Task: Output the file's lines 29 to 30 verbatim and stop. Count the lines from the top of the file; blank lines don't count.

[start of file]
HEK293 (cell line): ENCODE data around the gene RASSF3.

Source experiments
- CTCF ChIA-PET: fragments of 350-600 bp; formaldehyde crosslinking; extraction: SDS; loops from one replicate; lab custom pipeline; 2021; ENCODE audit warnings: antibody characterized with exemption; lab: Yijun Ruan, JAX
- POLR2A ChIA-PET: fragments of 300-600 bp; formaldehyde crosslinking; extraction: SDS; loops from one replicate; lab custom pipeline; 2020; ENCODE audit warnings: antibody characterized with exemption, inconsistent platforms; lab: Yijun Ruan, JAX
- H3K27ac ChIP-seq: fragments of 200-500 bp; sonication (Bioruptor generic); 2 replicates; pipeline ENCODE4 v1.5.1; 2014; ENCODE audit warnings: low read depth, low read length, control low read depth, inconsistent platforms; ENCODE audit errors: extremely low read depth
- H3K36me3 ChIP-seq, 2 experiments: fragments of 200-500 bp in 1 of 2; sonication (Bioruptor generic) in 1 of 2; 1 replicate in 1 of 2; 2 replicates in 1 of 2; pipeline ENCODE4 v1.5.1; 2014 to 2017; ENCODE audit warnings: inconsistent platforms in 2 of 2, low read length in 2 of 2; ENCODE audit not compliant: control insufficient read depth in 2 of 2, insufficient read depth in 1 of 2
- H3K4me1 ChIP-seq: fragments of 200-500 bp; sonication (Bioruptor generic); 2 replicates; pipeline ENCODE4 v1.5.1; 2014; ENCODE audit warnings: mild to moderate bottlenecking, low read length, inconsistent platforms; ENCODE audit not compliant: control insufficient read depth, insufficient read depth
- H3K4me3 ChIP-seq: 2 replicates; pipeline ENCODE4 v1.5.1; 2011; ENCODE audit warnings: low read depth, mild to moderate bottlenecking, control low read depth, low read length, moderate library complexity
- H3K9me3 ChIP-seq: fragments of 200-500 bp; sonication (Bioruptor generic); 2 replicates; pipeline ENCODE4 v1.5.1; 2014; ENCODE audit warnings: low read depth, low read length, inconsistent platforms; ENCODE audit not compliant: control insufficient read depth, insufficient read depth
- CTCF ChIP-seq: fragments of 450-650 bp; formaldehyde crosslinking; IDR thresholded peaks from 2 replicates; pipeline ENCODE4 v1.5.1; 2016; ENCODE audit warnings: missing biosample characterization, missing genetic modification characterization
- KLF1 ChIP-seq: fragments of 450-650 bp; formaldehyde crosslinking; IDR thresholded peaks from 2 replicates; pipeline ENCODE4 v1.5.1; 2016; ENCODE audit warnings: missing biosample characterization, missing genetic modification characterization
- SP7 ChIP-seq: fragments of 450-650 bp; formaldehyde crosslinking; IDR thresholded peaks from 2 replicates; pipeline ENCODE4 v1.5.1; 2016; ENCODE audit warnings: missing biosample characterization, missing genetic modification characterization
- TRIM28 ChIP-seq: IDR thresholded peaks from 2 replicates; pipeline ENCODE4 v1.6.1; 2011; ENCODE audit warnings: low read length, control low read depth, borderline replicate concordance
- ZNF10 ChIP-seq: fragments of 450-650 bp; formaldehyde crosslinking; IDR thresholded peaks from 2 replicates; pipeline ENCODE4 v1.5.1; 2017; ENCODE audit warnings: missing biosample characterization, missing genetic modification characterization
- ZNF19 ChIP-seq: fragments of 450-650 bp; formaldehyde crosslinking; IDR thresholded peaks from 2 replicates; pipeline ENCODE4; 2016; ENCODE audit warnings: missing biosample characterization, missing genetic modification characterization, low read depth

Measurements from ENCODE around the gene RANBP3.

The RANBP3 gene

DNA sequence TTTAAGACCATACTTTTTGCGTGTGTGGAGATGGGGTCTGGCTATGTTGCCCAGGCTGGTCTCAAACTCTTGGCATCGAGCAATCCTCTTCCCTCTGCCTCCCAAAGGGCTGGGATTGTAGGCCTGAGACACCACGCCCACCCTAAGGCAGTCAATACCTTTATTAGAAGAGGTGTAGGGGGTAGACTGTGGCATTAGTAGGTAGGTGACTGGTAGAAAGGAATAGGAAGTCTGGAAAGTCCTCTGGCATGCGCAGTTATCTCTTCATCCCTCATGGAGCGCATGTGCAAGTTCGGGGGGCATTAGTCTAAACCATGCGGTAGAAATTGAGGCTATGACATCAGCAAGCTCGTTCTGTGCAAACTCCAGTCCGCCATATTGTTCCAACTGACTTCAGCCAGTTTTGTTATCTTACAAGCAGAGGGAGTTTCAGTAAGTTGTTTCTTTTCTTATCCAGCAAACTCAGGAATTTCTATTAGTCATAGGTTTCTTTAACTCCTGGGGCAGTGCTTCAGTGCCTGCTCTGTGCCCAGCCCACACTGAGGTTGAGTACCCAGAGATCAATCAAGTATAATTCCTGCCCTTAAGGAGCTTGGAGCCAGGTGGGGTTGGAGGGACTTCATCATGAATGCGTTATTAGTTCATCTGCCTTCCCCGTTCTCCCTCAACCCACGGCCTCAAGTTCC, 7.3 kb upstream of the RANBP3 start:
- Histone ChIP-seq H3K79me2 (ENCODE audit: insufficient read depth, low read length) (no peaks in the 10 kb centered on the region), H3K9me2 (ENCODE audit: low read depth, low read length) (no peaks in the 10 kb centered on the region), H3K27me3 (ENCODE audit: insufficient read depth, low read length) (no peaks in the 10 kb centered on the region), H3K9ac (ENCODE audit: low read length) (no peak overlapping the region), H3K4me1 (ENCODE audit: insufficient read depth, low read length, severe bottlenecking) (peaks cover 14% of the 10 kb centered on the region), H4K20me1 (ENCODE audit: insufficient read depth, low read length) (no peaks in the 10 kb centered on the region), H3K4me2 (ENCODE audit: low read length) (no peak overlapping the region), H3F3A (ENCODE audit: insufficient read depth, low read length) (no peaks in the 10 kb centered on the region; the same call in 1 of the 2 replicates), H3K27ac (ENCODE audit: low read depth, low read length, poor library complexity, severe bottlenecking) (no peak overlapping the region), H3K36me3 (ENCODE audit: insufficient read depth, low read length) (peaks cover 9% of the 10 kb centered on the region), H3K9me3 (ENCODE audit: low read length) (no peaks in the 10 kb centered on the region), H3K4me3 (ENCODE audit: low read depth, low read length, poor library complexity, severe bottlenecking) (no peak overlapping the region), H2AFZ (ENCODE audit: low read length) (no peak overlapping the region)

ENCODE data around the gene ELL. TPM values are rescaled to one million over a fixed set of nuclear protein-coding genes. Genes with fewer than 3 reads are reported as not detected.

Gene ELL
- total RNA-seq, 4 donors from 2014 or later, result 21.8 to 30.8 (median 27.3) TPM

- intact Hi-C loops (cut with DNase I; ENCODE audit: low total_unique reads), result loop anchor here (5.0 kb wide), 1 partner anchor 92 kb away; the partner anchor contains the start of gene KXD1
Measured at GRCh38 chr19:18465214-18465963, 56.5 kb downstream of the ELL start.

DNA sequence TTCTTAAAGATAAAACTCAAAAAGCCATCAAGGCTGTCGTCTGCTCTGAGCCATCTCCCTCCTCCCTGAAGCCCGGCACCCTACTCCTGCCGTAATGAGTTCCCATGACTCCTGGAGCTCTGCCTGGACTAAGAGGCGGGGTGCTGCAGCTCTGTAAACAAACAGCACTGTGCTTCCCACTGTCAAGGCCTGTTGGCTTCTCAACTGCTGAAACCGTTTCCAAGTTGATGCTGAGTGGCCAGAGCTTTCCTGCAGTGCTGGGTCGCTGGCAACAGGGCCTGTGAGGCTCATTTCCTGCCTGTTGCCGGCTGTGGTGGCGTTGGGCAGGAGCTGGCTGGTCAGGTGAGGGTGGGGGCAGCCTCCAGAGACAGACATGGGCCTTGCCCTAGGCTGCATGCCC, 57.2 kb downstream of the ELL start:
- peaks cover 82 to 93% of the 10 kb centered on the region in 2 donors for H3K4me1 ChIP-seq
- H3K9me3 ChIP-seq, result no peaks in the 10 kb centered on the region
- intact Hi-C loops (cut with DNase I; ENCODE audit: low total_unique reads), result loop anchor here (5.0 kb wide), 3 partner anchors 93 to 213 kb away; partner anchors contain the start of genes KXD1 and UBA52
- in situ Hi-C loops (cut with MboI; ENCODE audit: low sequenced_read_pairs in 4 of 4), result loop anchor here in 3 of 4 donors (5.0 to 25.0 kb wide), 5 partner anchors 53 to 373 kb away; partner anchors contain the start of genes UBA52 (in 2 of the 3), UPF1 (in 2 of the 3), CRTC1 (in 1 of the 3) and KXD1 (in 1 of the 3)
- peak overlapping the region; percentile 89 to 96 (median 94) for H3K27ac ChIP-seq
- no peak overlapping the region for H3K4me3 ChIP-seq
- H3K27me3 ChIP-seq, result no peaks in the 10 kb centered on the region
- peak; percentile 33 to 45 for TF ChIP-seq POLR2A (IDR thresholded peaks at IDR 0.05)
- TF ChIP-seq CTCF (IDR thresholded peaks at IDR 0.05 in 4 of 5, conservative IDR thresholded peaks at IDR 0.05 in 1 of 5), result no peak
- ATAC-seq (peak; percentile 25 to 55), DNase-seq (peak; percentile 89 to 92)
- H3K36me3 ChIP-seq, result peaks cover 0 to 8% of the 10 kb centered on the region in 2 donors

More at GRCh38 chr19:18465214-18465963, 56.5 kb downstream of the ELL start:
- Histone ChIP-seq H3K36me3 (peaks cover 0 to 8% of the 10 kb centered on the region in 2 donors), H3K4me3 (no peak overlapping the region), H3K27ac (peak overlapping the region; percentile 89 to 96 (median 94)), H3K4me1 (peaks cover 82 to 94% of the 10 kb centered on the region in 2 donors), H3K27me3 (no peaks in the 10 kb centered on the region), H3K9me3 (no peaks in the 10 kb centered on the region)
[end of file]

- in situ Hi-C loops (cut with MboI; ENCODE audit: low sequenced_read_pairs in 4 of 4), result loop anchor here in 3 of 4 donors (5.0 to 25.0 kb wide), 5 partner anchors 53 to 373 kb away; partner anchors contain the start of genes UBA52 (in 2 of the 3), UPF1 (in 2 of the 3), CRTC1 (in 1 of the 3) and KXD1 (in 1 of the 3)
- peak overlapping the region; percentile 89 to 96 (median 94) for H3K27ac ChIP-seq